Paul Maziar

Paul Maziar is a writer and small-press editor. His first pamphlet of poems, Little Advantages, was published in 2013, and was followed by three others. His first full-length poetry collection, Opening Night, is forthcoming from BlazeVOX [books]. Paul’s other prose can be read at artcritical, Whitehot Magazine, Los Angeles Review of Books, NewCriticals, and his blog rrealism.com. Some of his poems can be found at the Brooklyn Rail, and Across The Margin.

 

Roger Kukes: Many stories

The retrospective of work by Roger Kukes deftly invites us into the unsettling narratives that whirl around us

One way that art inspires recognition is with inklings of the real, counterbalanced with the unreal. The work of visual artist Roger Kukes is emphatically clever and clear. His oeuvre is characterized by an esthetic sense that resounds with the whirling of the world, the tale of it all as he’s come to know it. Like all of life, it’s a beautifully controlled chaos.


EDITOR’S NOTE: This essay is excerpted from the much-longer introduction to the 25-year retrospective of the work of Portland artist Roger Kukes. That retrospective is in the Augen Gallery, 716 NW Davis Street, through November 2. 


Kukes works between the modes of acrylic, watercolor, and gouache painting, lithography, graphite and ink drawing. His work comprises medium- to large-format works which—like the best of our poets and experimental filmmakers—juxtapose the illogical with the utterly clear, the wryly comical with the tragic, the architectonic with the haphazard.

Roger Kukes, “Second Drawing” 1986 Ink on paper 8 1/2×14 1/4” 

This method allows the artist to move beyond intellectual or conventional narrative themes. Kukes shows the understanding that life’s indeterminacy can be a virtue when harnessed to imagination. His manner of rendering is that of the seasoned draftsman, with the facility of the magician behind a movie-camera, the poet taking you to far-off places.

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Portland artist John Gnorski’s exhibition Like a Train in the Sky at Stumptown Coffee celebrates the Portland artist’s Stumptown Artist Fellowship award. It was curated by May Barruel, the proprietor of Nationale, and features a suite of woodblock prints and tenuously representational sculptures-as-drawings that readily communicate forms without being didactic. The forms aren’t fixed; they don’t always represent, say, humans, herons, or trains—but they’re also not nothing, far from it. In fact, “far from nothing” would be a good subtitle for a show that announces its attachment to, among other things, dusk and clouds. The fourteen works all involve wood, a material with which Gnorski, a carpenter by trade, is intimately familiar and they refer loosely to the visual world.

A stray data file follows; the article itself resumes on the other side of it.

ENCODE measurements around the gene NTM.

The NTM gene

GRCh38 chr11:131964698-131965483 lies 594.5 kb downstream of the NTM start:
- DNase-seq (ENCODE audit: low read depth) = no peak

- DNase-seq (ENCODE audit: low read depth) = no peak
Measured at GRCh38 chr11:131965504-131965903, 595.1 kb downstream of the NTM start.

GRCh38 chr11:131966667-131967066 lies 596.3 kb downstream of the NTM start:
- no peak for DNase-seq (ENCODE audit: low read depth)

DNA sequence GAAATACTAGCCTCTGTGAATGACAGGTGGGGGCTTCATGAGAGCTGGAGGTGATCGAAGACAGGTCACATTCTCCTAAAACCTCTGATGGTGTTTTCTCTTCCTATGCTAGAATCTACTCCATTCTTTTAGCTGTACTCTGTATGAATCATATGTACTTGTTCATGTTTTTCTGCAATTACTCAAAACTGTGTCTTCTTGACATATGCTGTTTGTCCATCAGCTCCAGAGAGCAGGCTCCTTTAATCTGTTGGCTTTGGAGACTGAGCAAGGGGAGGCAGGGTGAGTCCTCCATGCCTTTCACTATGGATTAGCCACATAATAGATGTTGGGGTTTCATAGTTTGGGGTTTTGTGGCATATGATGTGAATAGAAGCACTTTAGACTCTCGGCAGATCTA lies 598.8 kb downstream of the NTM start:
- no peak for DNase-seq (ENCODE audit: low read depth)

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Iterations of vision: Amy Bernstein’s Between the Dog and the Wolf

Absorbing abstraction at Stumptown Coffee Roasters

Between the Dog and the Wolf, an exhibition of six large, colorful paintings by Amy Bernstein, reveals the artist’s attention to the infinite possibilities of color, form, and symbols—plus the keenness to engage this attention in novel ways. Bernstein is the seventh recipient of the Stumptown Artist Fellowship and her work is currently on exhibit at the downtown location of Stumptown Coffee Roasters (123 SW 3rd Ave).

Bernstein’s paintings don’t readily recall direct influences, but instead foreground her active mind and life as a writer, lover of poetry, and socially conscious painter. Each canvas appears as a strange new thing made strictly in and on her own terms—a notable trait in the 21st century given all the art that has preceded. The paintings seem complex because of their no-nonsense, other-logic abstraction, and then simple because of their all-fun-and-games presentation and delight. In Bernstein’s paintings, there aren’t familiar images, formulas or tropes—but there’s something known and easeful about them: something uncanny that recalls a dream or an encounter with a stranger.

Amy Bernstein, “Buoy” (2018). Oil on canvas. 64×54 inches

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American Realism in flux: workers, mallards, and handstands

Highlights from the Smithsonian's Sara Roby Foundation Collection at the Portland Art Museum

Approaching Modern American Realism: Highlights from the Smithsonian’s Sara Roby Foundation Collection, one might expect to see a bunch of naturalistic renderings of real things in and of the world. Gustave Courbet’s take on the everyday may have been novel and shocking in the mid-nineteenth century but in 2018, Realism strikes most as a kind of pedestrian proposition. But the forty-four objects, on loan from the Smithsonian’s Sara Roby Foundation Collection, currently at the Portland Art Museum, span seventy years and are as nuanced and varied as the twentieth century. Realism is often in service to revealing a kind of truth about what it is like to be alive; but art, the act and its outcome, more often evades the quest for concise truth and instead reveals questions, uncertainties, contingencies. This is what characterizes Modern American Realism—pictures and objects, loose referents to life back then.

Edward Hopper, “Cape Cod Morning,” (1950). Oil on canvas. 34 1/8 x 40 1/4 inches.